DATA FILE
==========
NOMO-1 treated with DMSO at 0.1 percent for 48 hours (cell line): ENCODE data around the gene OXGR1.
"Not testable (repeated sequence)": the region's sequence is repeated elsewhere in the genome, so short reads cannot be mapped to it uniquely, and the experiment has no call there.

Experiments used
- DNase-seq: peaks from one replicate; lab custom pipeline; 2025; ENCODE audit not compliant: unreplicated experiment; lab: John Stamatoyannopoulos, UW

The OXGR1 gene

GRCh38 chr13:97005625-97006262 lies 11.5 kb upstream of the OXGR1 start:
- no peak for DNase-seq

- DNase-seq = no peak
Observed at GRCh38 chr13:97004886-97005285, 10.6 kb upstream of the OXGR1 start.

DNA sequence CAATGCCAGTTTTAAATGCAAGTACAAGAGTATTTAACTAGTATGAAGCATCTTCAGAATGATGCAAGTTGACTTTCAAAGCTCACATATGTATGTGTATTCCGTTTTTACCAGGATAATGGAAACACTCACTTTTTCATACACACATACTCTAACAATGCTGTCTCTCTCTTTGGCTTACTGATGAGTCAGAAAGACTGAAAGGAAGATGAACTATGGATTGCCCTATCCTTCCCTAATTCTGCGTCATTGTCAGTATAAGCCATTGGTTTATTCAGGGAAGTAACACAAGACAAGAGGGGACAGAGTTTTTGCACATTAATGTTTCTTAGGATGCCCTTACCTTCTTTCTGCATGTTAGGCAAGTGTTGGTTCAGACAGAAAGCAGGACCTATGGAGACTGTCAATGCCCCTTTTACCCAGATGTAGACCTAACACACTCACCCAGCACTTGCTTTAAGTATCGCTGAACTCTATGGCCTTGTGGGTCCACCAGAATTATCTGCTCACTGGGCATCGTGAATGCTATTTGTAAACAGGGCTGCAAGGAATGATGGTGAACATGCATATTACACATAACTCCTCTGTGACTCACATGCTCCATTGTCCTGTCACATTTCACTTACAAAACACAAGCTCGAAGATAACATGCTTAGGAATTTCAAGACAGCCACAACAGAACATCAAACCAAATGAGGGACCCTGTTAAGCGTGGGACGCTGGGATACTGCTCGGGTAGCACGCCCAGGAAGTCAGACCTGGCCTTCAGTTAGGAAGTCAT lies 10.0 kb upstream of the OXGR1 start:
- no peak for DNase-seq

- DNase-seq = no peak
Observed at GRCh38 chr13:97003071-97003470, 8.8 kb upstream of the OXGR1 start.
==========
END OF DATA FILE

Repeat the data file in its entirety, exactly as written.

NOMO-1 treated with DMSO at 0.1 percent for 48 hours (cell line): ENCODE data around the gene OXGR1.
"Not testable (repeated sequence)": the region's sequence is repeated elsewhere in the genome, so short reads cannot be mapped to it uniquely, and the experiment has no call there.

Experiments used
- DNase-seq: peaks from one replicate; lab custom pipeline; 2025; ENCODE audit not compliant: unreplicated experiment; lab: John Stamatoyannopoulos, UW

The OXGR1 gene

GRCh38 chr13:97005625-97006262 lies 11.5 kb upstream of the OXGR1 start:
- no peak for DNase-seq

- DNase-seq = no peak
Observed at GRCh38 chr13:97004886-97005285, 10.6 kb upstream of the OXGR1 start.

DNA sequence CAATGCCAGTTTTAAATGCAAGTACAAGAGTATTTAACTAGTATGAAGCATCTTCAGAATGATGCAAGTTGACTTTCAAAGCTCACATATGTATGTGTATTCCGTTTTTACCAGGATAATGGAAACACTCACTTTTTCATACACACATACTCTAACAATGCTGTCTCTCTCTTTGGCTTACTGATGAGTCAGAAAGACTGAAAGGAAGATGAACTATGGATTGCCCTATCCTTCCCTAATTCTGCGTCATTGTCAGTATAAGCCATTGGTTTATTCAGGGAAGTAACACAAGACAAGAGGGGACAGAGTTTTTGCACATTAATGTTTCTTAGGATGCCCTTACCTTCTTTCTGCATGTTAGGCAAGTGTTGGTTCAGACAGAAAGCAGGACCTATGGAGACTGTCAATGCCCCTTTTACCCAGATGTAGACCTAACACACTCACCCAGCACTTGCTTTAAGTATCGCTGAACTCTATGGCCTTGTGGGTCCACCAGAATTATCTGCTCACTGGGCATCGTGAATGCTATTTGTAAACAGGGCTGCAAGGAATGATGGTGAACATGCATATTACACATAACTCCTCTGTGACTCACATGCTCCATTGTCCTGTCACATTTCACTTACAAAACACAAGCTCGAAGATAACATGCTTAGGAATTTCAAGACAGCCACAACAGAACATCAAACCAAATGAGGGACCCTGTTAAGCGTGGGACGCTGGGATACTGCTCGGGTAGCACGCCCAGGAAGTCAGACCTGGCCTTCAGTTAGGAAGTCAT lies 10.0 kb upstream of the OXGR1 start:
- no peak for DNase-seq

- DNase-seq = no peak
Observed at GRCh38 chr13:97003071-97003470, 8.8 kb upstream of the OXGR1 start.